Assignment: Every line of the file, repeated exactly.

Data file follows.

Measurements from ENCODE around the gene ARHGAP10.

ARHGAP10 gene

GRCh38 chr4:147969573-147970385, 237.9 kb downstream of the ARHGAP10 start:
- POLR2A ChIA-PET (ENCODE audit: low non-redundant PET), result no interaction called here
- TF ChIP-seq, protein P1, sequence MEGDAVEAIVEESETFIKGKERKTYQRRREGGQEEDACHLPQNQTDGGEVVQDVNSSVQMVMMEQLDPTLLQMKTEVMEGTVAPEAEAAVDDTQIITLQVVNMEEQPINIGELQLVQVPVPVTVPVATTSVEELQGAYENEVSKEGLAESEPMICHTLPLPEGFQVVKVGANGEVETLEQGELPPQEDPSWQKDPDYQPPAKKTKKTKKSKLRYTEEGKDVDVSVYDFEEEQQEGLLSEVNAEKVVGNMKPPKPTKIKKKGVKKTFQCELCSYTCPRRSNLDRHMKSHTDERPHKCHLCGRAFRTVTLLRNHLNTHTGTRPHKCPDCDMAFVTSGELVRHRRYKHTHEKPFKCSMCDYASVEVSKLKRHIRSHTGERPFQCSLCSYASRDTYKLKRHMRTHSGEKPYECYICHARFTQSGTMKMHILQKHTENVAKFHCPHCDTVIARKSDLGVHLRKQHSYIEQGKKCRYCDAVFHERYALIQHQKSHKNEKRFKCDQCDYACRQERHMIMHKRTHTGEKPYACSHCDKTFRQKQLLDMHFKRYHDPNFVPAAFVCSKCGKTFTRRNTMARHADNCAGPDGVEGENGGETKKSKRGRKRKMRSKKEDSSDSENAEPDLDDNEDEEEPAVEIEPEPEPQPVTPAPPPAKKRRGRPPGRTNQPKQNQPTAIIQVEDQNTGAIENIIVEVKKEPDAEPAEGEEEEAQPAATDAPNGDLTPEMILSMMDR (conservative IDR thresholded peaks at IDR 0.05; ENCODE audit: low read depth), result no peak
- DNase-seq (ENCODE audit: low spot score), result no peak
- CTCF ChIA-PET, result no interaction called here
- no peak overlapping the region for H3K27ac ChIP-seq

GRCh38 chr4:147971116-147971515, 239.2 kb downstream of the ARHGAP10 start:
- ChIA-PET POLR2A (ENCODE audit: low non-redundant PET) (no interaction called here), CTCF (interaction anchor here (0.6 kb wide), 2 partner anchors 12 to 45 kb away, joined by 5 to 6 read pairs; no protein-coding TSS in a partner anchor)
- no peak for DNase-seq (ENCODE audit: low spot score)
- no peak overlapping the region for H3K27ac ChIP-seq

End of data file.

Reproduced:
Measurements from ENCODE around the gene ARHGAP10.

ARHGAP10 gene

GRCh38 chr4:147969573-147970385, 237.9 kb downstream of the ARHGAP10 start:
- POLR2A ChIA-PET (ENCODE audit: low non-redundant PET), result no interaction called here
- TF ChIP-seq, protein P1, sequence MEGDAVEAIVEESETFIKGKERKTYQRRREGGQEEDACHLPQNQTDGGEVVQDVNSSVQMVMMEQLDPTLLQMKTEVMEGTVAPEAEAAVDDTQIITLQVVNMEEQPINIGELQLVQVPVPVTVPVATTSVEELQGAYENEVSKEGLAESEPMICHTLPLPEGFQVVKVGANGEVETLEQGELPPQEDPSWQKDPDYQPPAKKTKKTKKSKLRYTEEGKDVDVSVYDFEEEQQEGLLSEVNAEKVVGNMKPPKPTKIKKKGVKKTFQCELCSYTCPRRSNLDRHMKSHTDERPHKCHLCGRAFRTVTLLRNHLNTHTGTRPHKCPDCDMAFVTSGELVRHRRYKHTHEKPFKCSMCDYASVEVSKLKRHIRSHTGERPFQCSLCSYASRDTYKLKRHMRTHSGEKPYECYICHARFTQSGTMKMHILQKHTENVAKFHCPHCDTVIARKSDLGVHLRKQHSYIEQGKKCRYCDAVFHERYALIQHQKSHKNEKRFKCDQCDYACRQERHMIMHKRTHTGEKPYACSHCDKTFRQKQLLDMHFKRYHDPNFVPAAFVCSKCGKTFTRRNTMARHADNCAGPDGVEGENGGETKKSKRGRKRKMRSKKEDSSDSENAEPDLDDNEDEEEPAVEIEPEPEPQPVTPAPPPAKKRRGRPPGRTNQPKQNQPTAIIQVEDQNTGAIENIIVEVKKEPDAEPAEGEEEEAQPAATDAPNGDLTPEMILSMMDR (conservative IDR thresholded peaks at IDR 0.05; ENCODE audit: low read depth), result no peak
- DNase-seq (ENCODE audit: low spot score), result no peak
- CTCF ChIA-PET, result no interaction called here
- no peak overlapping the region for H3K27ac ChIP-seq

GRCh38 chr4:147971116-147971515, 239.2 kb downstream of the ARHGAP10 start:
- ChIA-PET POLR2A (ENCODE audit: low non-redundant PET) (no interaction called here), CTCF (interaction anchor here (0.6 kb wide), 2 partner anchors 12 to 45 kb away, joined by 5 to 6 read pairs; no protein-coding TSS in a partner anchor)
- no peak for DNase-seq (ENCODE audit: low spot score)
- no peak overlapping the region for H3K27ac ChIP-seq